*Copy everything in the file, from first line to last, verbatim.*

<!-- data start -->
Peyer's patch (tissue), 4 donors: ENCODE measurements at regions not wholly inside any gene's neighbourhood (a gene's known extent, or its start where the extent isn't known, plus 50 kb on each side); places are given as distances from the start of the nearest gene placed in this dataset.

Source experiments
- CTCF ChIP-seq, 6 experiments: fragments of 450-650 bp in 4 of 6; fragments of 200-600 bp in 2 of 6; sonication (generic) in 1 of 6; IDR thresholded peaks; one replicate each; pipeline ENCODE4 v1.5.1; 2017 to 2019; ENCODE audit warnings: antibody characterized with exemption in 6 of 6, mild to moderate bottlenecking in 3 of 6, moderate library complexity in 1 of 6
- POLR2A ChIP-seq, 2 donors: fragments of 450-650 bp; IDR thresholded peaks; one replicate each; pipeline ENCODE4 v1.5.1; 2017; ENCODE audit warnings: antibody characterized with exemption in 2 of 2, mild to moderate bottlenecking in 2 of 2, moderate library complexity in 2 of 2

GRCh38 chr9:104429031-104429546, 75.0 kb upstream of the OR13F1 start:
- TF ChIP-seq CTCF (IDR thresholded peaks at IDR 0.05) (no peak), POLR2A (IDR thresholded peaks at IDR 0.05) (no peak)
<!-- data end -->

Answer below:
Peyer's patch (tissue), 4 donors: ENCODE measurements at regions not wholly inside any gene's neighbourhood (a gene's known extent, or its start where the extent isn't known, plus 50 kb on each side); places are given as distances from the start of the nearest gene placed in this dataset.

Source experiments
- CTCF ChIP-seq, 6 experiments: fragments of 450-650 bp in 4 of 6; fragments of 200-600 bp in 2 of 6; sonication (generic) in 1 of 6; IDR thresholded peaks; one replicate each; pipeline ENCODE4 v1.5.1; 2017 to 2019; ENCODE audit warnings: antibody characterized with exemption in 6 of 6, mild to moderate bottlenecking in 3 of 6, moderate library complexity in 1 of 6
- POLR2A ChIP-seq, 2 donors: fragments of 450-650 bp; IDR thresholded peaks; one replicate each; pipeline ENCODE4 v1.5.1; 2017; ENCODE audit warnings: antibody characterized with exemption in 2 of 2, mild to moderate bottlenecking in 2 of 2, moderate library complexity in 2 of 2

GRCh38 chr9:104429031-104429546, 75.0 kb upstream of the OR13F1 start:
- TF ChIP-seq CTCF (IDR thresholded peaks at IDR 0.05) (no peak), POLR2A (IDR thresholded peaks at IDR 0.05) (no peak)